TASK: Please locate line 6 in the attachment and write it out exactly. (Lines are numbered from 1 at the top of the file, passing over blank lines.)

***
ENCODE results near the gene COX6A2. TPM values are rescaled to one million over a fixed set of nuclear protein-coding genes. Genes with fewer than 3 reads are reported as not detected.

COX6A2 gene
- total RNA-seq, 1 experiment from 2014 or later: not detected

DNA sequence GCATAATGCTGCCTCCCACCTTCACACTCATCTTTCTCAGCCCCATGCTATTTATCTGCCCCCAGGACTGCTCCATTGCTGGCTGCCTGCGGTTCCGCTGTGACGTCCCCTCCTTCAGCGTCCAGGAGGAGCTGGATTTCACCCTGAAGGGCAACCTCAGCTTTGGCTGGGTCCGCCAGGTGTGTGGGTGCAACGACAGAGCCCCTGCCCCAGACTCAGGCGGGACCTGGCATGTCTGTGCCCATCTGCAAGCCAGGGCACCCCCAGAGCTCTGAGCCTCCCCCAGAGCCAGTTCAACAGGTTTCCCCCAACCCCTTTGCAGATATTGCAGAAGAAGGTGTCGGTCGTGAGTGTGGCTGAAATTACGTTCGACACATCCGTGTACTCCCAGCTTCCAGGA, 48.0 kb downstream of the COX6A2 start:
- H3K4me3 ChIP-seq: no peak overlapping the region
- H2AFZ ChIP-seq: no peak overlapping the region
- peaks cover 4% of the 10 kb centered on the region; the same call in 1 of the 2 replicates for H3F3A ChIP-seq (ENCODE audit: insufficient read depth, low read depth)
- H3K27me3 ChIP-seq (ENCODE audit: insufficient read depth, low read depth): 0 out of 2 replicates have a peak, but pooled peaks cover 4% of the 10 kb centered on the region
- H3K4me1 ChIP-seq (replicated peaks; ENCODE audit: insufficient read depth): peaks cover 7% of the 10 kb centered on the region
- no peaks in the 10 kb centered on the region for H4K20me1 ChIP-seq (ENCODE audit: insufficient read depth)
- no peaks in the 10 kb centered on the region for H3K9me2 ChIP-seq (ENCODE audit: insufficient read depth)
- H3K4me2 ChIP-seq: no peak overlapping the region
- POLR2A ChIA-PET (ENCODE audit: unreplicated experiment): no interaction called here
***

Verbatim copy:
- H2AFZ ChIP-seq: no peak overlapping the region